The name seems to have two meanings, both having to do with protecting enclosures.
A gardener wasn't and isn't really someone who did flowerbeds or anything. It was a landscaper, just like today. A gardener was a specialist at his trade, he built ditches during war, cut vines on castles, and worked for nobility and lords.
It is driving me crazy trying to figure out the meaning. The first to bear the surname was probably our ancestor, Sir Osborne GARDNER, the Knight who invaded during the Norman Conquest. I believe the name was spelled GARDYNYR.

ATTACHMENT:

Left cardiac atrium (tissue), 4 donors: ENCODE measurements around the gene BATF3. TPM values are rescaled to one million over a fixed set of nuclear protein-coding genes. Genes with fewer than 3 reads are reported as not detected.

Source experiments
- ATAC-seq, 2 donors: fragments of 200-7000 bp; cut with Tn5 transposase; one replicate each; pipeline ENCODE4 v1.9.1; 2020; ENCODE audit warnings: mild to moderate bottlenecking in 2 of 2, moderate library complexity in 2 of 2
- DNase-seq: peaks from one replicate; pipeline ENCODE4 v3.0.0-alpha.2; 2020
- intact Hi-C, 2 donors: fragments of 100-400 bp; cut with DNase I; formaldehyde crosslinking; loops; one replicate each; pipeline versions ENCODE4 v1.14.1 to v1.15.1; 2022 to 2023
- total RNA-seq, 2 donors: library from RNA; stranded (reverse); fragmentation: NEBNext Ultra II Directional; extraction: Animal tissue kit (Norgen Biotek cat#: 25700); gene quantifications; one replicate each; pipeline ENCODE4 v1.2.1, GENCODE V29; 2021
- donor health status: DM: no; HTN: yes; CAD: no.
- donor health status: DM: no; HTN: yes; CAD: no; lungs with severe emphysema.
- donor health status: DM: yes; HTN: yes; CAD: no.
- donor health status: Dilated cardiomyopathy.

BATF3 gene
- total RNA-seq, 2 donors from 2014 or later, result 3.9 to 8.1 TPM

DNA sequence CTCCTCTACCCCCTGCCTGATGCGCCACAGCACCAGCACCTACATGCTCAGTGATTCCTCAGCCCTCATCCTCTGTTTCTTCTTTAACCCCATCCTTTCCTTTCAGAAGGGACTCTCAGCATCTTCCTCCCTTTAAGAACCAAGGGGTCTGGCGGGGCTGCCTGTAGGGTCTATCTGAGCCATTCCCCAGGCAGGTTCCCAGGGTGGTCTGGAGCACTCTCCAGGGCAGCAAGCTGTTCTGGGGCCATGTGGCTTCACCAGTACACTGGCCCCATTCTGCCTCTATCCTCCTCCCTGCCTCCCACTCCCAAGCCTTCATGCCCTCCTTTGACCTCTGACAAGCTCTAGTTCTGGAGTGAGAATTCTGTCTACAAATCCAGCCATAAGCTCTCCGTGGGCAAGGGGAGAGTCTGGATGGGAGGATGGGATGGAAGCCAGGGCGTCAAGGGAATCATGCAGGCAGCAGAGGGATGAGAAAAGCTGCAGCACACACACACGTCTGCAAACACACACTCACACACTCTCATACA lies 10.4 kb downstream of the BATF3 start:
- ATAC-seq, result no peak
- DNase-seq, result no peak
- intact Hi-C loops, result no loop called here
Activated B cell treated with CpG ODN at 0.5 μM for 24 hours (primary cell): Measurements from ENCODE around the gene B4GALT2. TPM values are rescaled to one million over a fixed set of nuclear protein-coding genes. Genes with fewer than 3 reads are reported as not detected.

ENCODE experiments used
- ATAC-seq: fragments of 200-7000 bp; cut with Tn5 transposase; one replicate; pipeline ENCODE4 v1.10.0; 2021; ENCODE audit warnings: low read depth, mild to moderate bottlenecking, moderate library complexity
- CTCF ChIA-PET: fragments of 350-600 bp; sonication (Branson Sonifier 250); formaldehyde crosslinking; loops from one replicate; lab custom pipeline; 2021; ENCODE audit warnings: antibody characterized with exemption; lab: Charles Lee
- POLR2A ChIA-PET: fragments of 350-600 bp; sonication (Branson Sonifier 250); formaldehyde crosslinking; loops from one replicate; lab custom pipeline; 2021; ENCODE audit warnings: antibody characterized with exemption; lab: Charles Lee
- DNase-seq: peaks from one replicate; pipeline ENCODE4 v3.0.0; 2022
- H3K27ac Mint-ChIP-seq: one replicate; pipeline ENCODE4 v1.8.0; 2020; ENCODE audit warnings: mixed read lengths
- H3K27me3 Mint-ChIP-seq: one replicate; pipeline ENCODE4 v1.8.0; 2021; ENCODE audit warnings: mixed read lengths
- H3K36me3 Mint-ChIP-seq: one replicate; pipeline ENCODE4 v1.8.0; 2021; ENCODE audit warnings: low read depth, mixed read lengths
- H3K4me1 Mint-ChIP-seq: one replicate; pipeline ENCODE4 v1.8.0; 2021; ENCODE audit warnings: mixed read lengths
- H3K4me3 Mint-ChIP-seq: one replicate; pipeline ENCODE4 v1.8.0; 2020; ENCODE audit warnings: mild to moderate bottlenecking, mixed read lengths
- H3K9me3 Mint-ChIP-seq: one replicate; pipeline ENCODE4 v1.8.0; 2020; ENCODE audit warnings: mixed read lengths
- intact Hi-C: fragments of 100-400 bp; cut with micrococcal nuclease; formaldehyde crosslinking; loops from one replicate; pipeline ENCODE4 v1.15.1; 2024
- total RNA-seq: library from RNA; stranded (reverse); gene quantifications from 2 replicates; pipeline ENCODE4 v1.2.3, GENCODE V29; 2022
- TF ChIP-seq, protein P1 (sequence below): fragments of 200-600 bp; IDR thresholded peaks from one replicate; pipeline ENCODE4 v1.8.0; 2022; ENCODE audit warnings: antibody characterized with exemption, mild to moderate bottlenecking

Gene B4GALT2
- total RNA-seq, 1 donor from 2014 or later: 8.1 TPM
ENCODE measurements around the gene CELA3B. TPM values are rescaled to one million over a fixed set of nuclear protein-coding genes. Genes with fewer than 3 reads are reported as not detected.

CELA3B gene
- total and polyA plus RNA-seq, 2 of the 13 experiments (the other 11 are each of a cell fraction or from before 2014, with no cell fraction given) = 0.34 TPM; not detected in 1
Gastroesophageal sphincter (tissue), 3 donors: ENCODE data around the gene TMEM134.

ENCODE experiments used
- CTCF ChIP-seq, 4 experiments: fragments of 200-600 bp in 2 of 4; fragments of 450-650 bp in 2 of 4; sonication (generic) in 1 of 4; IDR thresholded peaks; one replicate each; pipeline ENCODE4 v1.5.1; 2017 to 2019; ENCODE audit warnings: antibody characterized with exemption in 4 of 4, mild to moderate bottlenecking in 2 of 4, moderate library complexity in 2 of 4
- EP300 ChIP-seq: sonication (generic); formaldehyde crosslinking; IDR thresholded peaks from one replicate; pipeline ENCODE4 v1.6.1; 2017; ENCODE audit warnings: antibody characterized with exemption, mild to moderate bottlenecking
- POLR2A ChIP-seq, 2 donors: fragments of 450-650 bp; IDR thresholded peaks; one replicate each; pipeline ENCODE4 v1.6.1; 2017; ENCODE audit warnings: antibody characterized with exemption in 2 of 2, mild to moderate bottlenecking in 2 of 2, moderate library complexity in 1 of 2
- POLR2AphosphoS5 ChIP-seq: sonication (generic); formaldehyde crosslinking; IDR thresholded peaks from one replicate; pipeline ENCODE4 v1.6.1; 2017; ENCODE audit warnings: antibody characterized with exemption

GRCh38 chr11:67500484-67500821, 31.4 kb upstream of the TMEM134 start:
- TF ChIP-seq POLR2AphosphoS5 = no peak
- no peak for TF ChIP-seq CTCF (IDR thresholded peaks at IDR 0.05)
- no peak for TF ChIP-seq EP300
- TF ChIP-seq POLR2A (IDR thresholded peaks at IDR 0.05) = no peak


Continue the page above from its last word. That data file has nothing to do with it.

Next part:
I'd love to speak to a linguist who really knows the variety of things a 'gardinier' could have been.
Your right about the different spellings.
I've kind of made my mind up that the name comes from the French word, 'garder', which means to protect.
I've read that Sir Osborne GARDNER saved the life of the King by killing an assassin. Gardner must have been a bodyguard for the King. Another interesting thing is that Gardner was about 60 years old when he was fighting in the Crusades.
My email address is email@example.com
and I have plenty of information on my Gardner family. You could tell me more about yours if you like. I've just placed mine together.